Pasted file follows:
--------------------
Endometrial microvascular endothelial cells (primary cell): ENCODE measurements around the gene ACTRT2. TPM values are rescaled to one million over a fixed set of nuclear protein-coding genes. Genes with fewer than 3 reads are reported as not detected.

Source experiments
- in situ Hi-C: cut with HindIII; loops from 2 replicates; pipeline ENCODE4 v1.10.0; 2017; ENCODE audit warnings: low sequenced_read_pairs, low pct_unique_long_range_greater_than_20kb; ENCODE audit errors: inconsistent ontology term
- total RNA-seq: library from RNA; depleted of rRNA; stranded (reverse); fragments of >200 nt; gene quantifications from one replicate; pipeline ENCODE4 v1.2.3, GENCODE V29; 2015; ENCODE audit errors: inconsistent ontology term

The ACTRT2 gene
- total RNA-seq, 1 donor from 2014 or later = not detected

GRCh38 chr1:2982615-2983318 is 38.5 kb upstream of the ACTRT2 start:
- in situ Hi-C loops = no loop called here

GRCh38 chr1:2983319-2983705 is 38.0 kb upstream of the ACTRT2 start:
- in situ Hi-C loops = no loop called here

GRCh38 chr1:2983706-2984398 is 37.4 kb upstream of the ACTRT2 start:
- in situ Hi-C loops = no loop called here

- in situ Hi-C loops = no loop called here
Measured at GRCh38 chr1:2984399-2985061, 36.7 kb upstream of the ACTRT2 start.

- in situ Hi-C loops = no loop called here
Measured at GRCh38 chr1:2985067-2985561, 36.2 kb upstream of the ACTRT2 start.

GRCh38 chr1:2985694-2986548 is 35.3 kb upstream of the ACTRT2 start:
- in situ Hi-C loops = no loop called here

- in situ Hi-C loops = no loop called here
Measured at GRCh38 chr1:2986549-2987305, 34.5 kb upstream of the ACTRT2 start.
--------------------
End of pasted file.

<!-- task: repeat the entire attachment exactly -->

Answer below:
Endometrial microvascular endothelial cells (primary cell): ENCODE measurements around the gene ACTRT2. TPM values are rescaled to one million over a fixed set of nuclear protein-coding genes. Genes with fewer than 3 reads are reported as not detected.

Source experiments
- in situ Hi-C: cut with HindIII; loops from 2 replicates; pipeline ENCODE4 v1.10.0; 2017; ENCODE audit warnings: low sequenced_read_pairs, low pct_unique_long_range_greater_than_20kb; ENCODE audit errors: inconsistent ontology term
- total RNA-seq: library from RNA; depleted of rRNA; stranded (reverse); fragments of >200 nt; gene quantifications from one replicate; pipeline ENCODE4 v1.2.3, GENCODE V29; 2015; ENCODE audit errors: inconsistent ontology term

The ACTRT2 gene
- total RNA-seq, 1 donor from 2014 or later = not detected

GRCh38 chr1:2982615-2983318 is 38.5 kb upstream of the ACTRT2 start:
- in situ Hi-C loops = no loop called here

GRCh38 chr1:2983319-2983705 is 38.0 kb upstream of the ACTRT2 start:
- in situ Hi-C loops = no loop called here

GRCh38 chr1:2983706-2984398 is 37.4 kb upstream of the ACTRT2 start:
- in situ Hi-C loops = no loop called here

- in situ Hi-C loops = no loop called here
Measured at GRCh38 chr1:2984399-2985061, 36.7 kb upstream of the ACTRT2 start.

- in situ Hi-C loops = no loop called here
Measured at GRCh38 chr1:2985067-2985561, 36.2 kb upstream of the ACTRT2 start.

GRCh38 chr1:2985694-2986548 is 35.3 kb upstream of the ACTRT2 start:
- in situ Hi-C loops = no loop called here

- in situ Hi-C loops = no loop called here
Measured at GRCh38 chr1:2986549-2987305, 34.5 kb upstream of the ACTRT2 start.